Advertising through Anxiety

Advertising  was  largely  built  on  the  fine, opportunistic  strategy  of  trading  in  human weakness. For almost 100 years, advertisers have honored these three points:

  1. Pinpoint a problem, perhaps the one which the consumers didn’t even know they had 
  2.  Worsen anxiety around the problem

Whether it’s being laughed at because you have small muscles or can’t play the piano, not being respected because your car isn’t prestigious enough, not being desired because you have hairy armpits, not being cool because your phone isn’t the latest, or not being a good mother for oh – so – many reasons, advertisers sure know which button to push. But not all advertisers require quite so much of us. Dove simply suggests women need to shave their armpits in order to attain enlightenment. No, Dove say, it’s not them creating the problem, it’s them solving it: according to research cited on Dove’s website, 93% of women think their underarms are unattractive and thus may refuse to wear sleeveless clothing. So if the desire for un-natural armpits hasn’t been caused by images published by beauty advertisers like Dove, Advertisers, through this use of shame (which is of course a kind of anxiety), have changed our views,and our world. Before Listerine figured out it could sell more of its anti-septic as a cure for bad breath,there simply was no social stigma attached to it.

How  many  billion  dollars  has  this  strategic breakthrough yielded? How has this improved our lot as a race? Research has refined the use of anxiety as leverage to encourage purchase. A study of commercials for the kids – food brands found no fewer than five kinds of anxieties being prodded: anxieties linked to the responsibility for providing healthy food to support a child’s physical growth; anxieties associated with the responsibility for providing appropriate nutrients to foster a child’s intellectual development; anxieties linked to the social exclusion of a child from his/her peer group; anxieties raised due to repeated conflicts about food  intake that may threaten family bonding relationships and mothers’ anxiety for not being present enough for the child due to their own busy schedules. The rich pick for these ‘negative’ ads, for sure.The multi-billion dollar question is: do they work better than the positive ads? Entire books and literally mountains of ad research has been done on this question and the answer, like that to many complex questions, is probably ‘it depends’. For us, this dilemma cuts to the socio-cultural responsibilities that advertisers and marketers have, but so rarely acknowledge. Think about it: if all those fear-inducing ads has instead used more positive messaging, would we as a global community, have amassed such an overwhelming state of anxiety? And if we hadn’t,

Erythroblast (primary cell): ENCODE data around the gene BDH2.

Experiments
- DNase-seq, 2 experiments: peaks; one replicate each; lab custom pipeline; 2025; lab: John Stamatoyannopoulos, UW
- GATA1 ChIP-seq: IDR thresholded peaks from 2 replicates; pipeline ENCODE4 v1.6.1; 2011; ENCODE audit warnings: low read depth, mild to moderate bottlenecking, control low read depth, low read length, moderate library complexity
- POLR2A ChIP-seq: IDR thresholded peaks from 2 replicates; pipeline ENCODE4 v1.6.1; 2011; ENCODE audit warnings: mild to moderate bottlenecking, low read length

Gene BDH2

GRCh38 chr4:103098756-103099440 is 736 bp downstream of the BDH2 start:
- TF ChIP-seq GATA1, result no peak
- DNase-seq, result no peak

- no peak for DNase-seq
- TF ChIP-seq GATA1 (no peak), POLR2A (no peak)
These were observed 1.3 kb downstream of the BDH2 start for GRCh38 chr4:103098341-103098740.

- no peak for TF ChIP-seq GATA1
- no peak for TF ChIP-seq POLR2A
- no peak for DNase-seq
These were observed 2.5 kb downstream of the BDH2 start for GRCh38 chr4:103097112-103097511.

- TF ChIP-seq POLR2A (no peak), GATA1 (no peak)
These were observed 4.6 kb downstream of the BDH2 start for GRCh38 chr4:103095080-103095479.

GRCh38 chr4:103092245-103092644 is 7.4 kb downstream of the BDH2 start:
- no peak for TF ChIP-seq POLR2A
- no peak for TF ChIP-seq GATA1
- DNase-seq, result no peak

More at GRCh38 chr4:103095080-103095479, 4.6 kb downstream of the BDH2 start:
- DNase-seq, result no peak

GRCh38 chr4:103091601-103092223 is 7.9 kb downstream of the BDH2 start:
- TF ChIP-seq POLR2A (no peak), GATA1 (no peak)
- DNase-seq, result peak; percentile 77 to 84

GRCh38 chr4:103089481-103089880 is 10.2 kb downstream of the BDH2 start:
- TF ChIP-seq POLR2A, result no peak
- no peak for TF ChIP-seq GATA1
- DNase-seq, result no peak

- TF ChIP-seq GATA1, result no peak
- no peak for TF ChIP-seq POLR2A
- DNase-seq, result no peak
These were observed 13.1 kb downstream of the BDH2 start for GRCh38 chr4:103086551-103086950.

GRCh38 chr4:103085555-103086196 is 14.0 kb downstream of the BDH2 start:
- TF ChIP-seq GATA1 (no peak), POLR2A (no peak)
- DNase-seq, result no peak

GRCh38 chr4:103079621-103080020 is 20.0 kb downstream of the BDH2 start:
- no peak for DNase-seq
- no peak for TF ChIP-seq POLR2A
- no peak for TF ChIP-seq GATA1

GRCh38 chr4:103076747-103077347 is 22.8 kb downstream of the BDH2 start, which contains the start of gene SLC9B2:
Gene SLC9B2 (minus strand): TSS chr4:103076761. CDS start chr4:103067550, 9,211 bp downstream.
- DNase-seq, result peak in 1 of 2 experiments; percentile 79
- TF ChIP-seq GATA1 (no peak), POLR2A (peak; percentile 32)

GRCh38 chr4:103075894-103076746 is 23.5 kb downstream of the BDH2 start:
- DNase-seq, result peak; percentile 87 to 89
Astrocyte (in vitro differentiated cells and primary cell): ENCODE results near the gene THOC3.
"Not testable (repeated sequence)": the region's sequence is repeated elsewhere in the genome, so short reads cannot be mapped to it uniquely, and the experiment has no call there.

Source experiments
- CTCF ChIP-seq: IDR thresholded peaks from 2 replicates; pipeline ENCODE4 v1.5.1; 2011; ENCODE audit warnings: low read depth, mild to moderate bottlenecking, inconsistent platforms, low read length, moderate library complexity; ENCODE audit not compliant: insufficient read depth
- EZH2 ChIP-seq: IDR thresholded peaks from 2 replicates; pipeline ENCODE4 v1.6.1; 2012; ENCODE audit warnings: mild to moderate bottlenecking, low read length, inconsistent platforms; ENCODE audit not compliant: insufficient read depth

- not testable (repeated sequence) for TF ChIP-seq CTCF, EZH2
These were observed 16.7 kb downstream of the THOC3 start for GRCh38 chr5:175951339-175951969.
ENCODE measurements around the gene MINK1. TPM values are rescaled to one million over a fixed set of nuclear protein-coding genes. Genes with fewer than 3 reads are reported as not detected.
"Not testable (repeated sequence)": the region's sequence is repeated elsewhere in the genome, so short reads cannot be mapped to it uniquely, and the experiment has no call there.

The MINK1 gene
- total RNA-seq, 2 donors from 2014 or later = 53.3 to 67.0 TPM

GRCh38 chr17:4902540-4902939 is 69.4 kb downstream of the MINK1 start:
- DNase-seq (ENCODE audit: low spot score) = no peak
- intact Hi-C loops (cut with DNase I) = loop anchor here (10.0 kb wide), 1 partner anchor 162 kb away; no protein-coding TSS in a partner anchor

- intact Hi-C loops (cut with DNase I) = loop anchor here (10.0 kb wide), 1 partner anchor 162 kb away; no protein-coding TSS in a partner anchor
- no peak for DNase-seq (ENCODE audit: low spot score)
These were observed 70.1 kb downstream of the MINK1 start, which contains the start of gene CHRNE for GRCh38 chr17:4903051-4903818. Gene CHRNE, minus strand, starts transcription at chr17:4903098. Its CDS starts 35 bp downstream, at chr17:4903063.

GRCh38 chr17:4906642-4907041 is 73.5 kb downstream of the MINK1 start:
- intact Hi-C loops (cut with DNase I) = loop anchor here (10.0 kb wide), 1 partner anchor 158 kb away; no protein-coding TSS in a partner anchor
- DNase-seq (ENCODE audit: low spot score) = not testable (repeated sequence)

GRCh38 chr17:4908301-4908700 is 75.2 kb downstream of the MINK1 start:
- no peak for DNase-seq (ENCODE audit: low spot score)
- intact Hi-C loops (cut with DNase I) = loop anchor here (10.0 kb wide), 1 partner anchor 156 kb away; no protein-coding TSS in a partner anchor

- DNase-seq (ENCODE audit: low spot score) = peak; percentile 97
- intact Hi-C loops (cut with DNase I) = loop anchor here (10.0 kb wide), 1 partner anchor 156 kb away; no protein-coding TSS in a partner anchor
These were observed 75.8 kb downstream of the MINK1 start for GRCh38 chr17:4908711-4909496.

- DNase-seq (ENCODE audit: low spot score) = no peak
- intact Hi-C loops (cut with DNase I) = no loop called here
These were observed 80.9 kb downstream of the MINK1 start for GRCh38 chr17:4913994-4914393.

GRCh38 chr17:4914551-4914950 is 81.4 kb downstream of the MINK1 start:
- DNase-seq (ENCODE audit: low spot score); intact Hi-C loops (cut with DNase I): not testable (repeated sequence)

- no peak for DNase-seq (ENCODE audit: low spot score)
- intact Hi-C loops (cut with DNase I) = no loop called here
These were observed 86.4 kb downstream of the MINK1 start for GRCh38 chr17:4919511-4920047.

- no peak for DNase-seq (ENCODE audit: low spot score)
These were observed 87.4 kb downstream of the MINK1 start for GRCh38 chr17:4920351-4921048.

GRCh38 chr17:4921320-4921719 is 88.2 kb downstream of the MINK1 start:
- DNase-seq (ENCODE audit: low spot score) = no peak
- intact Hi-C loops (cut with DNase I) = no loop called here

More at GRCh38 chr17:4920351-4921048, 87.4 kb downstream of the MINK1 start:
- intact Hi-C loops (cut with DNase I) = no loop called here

How different would our world look to us? Has the wealth reaped by Listerine and tens of thousands of marketers like them been worth the problems now so prevalent in society? Think.

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